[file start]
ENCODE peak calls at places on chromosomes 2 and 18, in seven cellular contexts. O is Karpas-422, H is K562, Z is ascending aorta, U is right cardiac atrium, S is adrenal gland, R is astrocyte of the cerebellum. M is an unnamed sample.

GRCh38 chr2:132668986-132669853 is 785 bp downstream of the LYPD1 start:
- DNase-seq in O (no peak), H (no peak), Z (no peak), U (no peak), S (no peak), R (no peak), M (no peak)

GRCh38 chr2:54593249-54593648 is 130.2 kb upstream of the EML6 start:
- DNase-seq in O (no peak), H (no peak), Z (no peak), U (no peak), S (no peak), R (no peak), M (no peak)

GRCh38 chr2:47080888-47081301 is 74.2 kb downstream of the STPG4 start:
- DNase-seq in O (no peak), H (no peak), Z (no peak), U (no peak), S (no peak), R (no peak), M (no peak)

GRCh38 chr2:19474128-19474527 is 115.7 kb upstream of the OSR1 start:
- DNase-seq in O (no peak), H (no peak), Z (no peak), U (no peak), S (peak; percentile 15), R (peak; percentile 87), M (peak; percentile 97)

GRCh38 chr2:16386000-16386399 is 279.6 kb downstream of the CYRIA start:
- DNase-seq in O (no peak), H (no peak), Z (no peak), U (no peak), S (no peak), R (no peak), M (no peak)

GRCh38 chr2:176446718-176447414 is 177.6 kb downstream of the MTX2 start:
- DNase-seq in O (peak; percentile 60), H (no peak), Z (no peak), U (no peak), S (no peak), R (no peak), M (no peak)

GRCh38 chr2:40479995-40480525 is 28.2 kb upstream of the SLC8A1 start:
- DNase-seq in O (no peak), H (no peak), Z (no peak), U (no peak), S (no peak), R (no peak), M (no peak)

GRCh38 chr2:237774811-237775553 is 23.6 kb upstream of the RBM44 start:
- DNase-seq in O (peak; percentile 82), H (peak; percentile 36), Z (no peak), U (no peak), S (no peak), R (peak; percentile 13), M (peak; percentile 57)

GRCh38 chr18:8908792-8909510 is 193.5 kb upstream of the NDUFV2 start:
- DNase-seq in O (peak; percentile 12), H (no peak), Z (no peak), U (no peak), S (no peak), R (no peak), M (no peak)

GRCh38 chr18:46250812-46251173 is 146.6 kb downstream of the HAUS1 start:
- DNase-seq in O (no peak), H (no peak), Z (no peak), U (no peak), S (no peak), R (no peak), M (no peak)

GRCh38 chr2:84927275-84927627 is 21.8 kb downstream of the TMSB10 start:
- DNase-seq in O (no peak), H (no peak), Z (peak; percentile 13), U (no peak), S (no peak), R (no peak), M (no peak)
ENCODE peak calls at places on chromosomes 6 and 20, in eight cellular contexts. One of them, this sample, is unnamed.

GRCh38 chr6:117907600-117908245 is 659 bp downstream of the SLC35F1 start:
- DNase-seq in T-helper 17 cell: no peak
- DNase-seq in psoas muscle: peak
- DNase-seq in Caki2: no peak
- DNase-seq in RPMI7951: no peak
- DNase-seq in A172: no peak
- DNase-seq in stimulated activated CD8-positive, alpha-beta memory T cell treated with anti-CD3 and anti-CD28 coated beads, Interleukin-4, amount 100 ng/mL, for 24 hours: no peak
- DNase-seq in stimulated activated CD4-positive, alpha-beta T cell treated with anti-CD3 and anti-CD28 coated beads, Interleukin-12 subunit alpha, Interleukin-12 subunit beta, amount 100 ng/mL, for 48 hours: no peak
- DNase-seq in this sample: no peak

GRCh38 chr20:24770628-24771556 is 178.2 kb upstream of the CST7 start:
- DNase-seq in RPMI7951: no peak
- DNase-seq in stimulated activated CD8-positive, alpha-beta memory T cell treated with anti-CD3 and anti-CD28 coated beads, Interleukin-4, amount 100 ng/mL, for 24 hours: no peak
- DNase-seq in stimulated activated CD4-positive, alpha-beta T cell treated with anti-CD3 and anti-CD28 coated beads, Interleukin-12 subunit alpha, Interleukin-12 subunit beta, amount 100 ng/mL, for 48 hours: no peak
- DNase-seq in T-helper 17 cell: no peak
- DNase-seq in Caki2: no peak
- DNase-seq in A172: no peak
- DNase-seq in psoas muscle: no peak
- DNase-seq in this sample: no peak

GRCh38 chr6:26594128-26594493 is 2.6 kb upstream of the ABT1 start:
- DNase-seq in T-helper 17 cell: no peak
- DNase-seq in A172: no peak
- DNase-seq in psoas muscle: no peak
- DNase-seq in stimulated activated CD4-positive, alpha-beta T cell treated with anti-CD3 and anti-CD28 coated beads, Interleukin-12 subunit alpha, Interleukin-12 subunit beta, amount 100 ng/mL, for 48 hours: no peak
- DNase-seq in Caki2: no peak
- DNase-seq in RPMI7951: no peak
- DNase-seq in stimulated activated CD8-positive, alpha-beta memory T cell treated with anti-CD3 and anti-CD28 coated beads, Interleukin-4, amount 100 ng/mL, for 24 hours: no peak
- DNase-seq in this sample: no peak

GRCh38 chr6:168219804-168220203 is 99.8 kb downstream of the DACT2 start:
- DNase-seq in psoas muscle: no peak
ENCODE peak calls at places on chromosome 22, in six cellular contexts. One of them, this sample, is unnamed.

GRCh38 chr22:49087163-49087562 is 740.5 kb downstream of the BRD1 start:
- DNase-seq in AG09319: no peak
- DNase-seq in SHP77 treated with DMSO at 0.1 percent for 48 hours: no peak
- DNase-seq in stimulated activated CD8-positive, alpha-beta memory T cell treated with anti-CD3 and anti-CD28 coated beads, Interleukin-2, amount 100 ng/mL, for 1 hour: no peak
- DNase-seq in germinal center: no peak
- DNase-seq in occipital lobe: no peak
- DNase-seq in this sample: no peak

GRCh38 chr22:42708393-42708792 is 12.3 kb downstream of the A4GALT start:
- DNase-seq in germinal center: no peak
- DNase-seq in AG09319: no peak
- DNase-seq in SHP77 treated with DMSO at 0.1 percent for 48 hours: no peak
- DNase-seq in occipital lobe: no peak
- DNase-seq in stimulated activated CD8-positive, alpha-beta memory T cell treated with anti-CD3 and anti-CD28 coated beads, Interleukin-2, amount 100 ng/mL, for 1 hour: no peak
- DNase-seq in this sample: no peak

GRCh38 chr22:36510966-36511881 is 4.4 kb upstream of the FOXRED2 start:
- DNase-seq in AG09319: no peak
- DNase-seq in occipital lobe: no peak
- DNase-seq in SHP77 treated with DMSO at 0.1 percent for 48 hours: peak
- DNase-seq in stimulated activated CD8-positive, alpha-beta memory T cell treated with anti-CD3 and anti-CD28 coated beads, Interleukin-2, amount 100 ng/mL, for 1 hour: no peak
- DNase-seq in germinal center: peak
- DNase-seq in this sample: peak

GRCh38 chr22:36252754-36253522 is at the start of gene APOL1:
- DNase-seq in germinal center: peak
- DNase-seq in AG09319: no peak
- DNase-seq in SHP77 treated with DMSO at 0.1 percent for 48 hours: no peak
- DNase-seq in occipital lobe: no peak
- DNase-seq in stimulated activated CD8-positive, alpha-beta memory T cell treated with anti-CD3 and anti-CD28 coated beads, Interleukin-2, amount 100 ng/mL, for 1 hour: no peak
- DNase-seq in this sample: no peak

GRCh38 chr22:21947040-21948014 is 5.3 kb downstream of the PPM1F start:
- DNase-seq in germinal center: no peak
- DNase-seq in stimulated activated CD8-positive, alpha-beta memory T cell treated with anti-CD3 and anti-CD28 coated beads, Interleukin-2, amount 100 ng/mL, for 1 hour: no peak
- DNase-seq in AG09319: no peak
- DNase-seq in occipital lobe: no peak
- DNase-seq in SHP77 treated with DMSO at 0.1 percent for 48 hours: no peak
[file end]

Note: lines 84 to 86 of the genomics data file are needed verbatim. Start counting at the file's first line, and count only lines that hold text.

- DNase-seq in germinal center: no peak
- DNase-seq in stimulated activated CD8-positive, alpha-beta memory T cell treated with anti-CD3 and anti-CD28 coated beads, Interleukin-2, amount 100 ng/mL, for 1 hour: no peak
- DNase-seq in AG09319: no peak